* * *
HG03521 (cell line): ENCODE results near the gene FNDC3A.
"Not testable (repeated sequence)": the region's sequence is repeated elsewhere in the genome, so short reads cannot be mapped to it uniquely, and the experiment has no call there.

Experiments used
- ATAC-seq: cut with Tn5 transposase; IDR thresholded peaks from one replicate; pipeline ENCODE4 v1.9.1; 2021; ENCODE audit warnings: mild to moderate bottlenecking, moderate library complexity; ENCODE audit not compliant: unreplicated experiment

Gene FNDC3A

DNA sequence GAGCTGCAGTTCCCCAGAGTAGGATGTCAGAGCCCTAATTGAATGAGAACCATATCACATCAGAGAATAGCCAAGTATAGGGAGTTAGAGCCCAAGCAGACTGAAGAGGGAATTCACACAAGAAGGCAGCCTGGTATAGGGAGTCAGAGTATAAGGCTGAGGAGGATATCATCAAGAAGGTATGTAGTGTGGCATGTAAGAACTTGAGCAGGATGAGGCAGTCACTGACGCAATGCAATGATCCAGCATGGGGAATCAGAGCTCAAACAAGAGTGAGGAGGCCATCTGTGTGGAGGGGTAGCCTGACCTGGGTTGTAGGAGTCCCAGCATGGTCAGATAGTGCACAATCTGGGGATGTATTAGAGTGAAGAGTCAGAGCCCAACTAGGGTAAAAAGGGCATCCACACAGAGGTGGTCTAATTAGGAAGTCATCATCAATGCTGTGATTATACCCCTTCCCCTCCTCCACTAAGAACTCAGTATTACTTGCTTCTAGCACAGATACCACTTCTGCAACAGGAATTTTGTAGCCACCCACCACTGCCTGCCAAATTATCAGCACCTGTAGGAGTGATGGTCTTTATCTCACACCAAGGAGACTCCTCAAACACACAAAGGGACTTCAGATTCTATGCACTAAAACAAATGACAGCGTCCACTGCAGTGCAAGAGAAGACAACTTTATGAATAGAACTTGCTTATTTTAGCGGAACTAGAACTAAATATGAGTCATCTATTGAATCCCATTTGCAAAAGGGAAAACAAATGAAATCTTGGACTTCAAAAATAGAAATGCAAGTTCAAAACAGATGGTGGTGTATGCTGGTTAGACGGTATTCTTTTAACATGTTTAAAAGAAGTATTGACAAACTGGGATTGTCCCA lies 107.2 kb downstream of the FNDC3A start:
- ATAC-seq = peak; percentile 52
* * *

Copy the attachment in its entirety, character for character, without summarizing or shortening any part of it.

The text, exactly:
HG03521 (cell line): ENCODE results near the gene FNDC3A.
"Not testable (repeated sequence)": the region's sequence is repeated elsewhere in the genome, so short reads cannot be mapped to it uniquely, and the experiment has no call there.

Experiments used
- ATAC-seq: cut with Tn5 transposase; IDR thresholded peaks from one replicate; pipeline ENCODE4 v1.9.1; 2021; ENCODE audit warnings: mild to moderate bottlenecking, moderate library complexity; ENCODE audit not compliant: unreplicated experiment

Gene FNDC3A

DNA sequence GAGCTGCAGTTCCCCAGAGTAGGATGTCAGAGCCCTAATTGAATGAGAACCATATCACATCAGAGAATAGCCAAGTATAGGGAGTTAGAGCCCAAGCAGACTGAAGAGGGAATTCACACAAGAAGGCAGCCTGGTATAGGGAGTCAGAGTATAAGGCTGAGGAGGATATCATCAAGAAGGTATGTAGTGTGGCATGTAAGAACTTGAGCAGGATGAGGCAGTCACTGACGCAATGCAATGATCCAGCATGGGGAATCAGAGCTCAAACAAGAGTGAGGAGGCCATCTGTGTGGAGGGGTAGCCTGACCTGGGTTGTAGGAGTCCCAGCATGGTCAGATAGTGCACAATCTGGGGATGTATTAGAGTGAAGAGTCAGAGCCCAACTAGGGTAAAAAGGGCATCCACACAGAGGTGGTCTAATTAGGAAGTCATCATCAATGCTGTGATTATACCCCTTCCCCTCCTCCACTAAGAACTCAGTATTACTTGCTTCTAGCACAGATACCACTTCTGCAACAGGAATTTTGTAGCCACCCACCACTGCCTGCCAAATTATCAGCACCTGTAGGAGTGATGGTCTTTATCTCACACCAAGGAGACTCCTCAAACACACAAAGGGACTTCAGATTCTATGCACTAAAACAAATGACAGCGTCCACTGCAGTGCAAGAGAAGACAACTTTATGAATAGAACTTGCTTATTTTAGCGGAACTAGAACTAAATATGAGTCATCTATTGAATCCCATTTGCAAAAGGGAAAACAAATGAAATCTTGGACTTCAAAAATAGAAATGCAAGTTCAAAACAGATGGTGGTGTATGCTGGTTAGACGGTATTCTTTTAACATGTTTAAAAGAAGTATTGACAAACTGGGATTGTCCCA lies 107.2 kb downstream of the FNDC3A start:
- ATAC-seq = peak; percentile 52